After playing with the A80 for little over an hour it seems like Samsung is using it as testing ground for new features it might eventually deem worthy enough of gracing its flagship line with. The rotating camera is a cool idea and including things like Super Fast charging and a ToF 3D sensor make me think they were odd omissions on the S10, especially as it's meant to be the brand's hero device.
- 6.7-inch FHD+ OLED display
- 25W Super Fast charging
- 3700mAh battery
- In-display fingerprint
- 48-megapixel camera
- Rotating camera and sliding mechanism
Samsung Galaxy A80 is the brand’s slightly riskier take on the Galaxy S10. It’s one of the most ‘different’ Samsung phones we’ve seen in a long time and could be an interesting look what see flagships looking like in the future.
However, it seems that’s far from the case and during Milan Design Week the Korean company unveiled a host of new A Series devices, headlined by the seriously interesting Samsung Galaxy A80.
If you thought the Galaxy S10 played it somewhat safe with its iterative design then you might be interested in the A80, as it’s far more of a risk-taker.
The A80 is Samsung’s first truly all-screen phone. There’s no pill-shaped Infinity-O cutout, no notch and practically no bezel. Instead, Samsung has combined the slide up mechanism we saw on the Oppo Find X with a clever rotating camera system to make a phone that should be an absolute must-have for selfie lovers.
Instead of having a camera on the front and the back, the A80 just has sensors on its rear. There’s a main f/2.0 48-megapixel camera paired with both an 8-megapixel ultra-wide camera and a 3D ToF (time of flight) sensor for gauging depth. The killer trick is that the whole camera module can rotate, letting you take the same pictures, whether you’re capturing yourself or something in front of you.
It’s a clever, almost futuristic trick that ensures your selfies don’t suffer due to lesser camera components on the front. Of course, I haven’t had a long enough time with the A80 to properly judge how well the camera performs but there are a lot of megapixels to play with here.
Ridding the phone completely of a notch gives an uninterrupted view of your content and the Super AMOLED display here looks great. It measures a whopping 6.7-inches – matching the Samsung Galaxy S10 5G – and packs in FHD+ resolution. That resolution might not be the highest but Samsung’s OLEDs remains vividly bright and seriously colourful.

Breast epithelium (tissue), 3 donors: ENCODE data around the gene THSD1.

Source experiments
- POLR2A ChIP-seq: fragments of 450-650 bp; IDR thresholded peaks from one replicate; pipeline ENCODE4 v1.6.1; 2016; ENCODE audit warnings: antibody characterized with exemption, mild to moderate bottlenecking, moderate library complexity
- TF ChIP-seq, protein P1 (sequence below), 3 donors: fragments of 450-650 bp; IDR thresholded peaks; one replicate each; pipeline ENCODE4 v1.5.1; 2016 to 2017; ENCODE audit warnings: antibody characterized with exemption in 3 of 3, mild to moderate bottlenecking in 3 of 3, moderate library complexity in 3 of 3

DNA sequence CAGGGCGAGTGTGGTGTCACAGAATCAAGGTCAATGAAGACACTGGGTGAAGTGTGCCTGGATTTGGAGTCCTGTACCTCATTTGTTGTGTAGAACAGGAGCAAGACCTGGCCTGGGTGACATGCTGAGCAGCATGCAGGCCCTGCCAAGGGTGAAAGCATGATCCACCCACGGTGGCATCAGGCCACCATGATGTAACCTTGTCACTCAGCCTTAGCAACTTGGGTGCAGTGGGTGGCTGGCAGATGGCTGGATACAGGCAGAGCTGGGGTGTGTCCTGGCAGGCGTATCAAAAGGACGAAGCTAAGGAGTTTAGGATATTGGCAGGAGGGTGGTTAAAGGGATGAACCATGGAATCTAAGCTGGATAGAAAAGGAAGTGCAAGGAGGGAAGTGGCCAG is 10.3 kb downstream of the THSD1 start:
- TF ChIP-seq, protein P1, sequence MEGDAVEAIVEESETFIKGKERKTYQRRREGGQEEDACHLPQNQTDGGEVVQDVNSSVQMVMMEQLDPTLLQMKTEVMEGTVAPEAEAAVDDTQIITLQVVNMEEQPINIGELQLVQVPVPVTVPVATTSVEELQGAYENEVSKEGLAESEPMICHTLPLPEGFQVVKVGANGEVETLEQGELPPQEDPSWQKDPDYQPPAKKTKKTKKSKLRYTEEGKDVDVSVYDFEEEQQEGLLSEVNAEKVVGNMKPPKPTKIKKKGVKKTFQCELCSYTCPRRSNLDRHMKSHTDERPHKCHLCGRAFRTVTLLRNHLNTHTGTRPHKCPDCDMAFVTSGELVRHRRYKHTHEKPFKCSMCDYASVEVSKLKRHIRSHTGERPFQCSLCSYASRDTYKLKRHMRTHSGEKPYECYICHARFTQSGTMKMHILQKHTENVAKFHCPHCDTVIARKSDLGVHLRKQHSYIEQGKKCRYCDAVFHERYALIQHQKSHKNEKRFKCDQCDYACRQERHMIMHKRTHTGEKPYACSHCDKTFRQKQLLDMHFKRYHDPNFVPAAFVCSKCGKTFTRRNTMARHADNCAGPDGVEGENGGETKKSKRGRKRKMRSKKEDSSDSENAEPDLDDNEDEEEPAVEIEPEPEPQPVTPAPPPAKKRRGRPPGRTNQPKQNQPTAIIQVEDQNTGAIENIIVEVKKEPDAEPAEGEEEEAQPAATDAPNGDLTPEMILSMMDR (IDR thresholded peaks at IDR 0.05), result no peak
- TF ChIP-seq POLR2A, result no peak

An obvious issue does appear though and I’ve had this concern with all slider phones so far: durability. I can’t imagine this coping well with a drop on a hard surface and once the sliding mechanism fails, the phone will likely become unusable. Long-term use also raises the question of how well the mechanism will last 2/3 years down the line.
Even with the seriously slim bezel, a 6.7-inch phone is never going to be on the small side. The A80 is a big phone, made even bigger by the protruding slider mechanism. It’s heavy too, and slightly uncomfortable to grip without properly holding on with two hands.
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Samsung’s A Series tends to sit below the flagship S Series and while that remains the case here the A80 still packs plenty of oomph. There’s an octa-core processor – likely one of Samsung’s own Exynos chipsets – paired with 8GB RAM and 128GB storage. You’ve got an embedded fingerprint scanner inside the display too, however, Samsung reps weren’t able to confirm whether this was the same unit as the one in the S10.
Keeping the phone (hopefully) running all day is a 3700mAh battery – that’s larger than both the S10 and S10 Plus – along with 25W fast charging via the USB-C port. Fast charging is always nice and this is actually faster than you’ll find on the S10.
So far, so good. However, the A80 does fall short in a couple of areas. There’s no microSD expandable storage, for example, and Samsung has finally ditched the 3.5mm headphone jack. It also seems that a move to a sliding body has forfeited any sort of IP rating for water resistance.
After playing with the A80 for little over an hour it seems like Samsung is using it as a testing ground for new features it might eventually deem worthy enough of gracing its flagship line with. The rotating camera is a cool idea and including things like Super Fast charging and a ToF sensor makes me think that they were odd omissions on the S10, especially as that is meant to be the brand’s hero device.
There’s no confirmed pricing yet, but expect to see the phone available on May 29.